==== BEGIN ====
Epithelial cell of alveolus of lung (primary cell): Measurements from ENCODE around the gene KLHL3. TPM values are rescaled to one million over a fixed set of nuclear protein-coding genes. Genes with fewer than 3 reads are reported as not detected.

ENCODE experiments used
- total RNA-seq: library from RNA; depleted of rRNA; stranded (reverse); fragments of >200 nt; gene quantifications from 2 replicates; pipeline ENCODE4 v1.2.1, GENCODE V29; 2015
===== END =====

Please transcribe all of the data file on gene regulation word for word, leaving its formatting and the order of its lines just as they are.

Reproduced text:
Epithelial cell of alveolus of lung (primary cell): Measurements from ENCODE around the gene KLHL3. TPM values are rescaled to one million over a fixed set of nuclear protein-coding genes. Genes with fewer than 3 reads are reported as not detected.

ENCODE experiments used
- total RNA-seq: library from RNA; depleted of rRNA; stranded (reverse); fragments of >200 nt; gene quantifications from 2 replicates; pipeline ENCODE4 v1.2.1, GENCODE V29; 2015